If you cohabit and don’t have a will, your property could be at risk if one of you dies.
Our wills and probate experts answer your questions about making or reviewing a will. If you have a query you would like them to address, email firstname.lastname@example.org
I’ve owned a property with my partner for ten years. If I die first, will it automatically pass to her?
It is a common assumption that wills are only necessary if you are wealthy or have complex affairs, but this is simply not the case. They are essential to ensure property and other assets go to those you wish to benefit.
By making a will, you can set out where you want your possessions to go and if you have children with your partner, at what age they can control their own finances. If they are very young, you can also nominate guardians and trustees to administer their inheritance.
What will happen to my property if I don’t make a will?
Without a will, you are deemed to die intestate and the government will decide who inherits your assets.
Your property and savings will pass to your next of kin, who is determined by the law. In the first instance, this would be a spouse, if there is one (even if you are separated), or your children. If they are under the age of 18, their inheritance will be tied up until they become adults.
If you have no spouse or children, your parents will benefit and so on. Your partner will have no legal right to inherit from you. It is possible for her to make a claim on your estate, but this is likely to involve lengthy and costly litigation that can be avoided by making a will.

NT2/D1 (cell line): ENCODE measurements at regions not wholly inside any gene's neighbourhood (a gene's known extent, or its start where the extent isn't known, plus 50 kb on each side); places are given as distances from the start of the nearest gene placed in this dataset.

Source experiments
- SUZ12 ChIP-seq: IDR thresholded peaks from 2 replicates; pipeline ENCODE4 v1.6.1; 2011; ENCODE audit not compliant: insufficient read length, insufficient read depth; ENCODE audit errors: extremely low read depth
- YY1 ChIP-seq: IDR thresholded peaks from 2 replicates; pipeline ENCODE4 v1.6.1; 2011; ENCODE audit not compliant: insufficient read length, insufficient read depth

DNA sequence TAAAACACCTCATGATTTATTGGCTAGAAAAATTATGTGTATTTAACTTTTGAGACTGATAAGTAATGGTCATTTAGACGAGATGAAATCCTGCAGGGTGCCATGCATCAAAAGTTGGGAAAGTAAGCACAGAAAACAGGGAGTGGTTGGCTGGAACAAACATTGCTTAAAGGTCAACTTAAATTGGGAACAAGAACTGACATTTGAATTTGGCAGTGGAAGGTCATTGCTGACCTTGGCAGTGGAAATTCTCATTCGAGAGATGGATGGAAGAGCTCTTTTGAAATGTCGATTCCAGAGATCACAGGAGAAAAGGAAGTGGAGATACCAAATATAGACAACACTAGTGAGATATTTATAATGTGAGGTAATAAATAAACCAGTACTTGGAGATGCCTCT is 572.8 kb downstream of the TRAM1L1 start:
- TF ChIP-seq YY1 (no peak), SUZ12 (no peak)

Our home is in joint names – does this make a difference?
If you both own the property you live in, it will pass automatically to your partner, provided you are ‘joint tenants’. This is the most common method of buying a house with another individual.
It is possible, however, to be ‘tenants in common,’ which means you both have a share (it doesn’t have to be equal) of the equity. If one of you dies, your share is passed through your estate to your next of kin.
If you are uncertain about how the ownership of your home is structured, it is advisable to contact a solicitor, as you could be leaving your partner’s stake vulnerable if you do not make a will.
Making a will is simple and not as expensive as most people think. Why not book a free 30-minute consultation with one of our probate specialists to find out more? Telephone (0114) 218 4000 or email: email@example.com.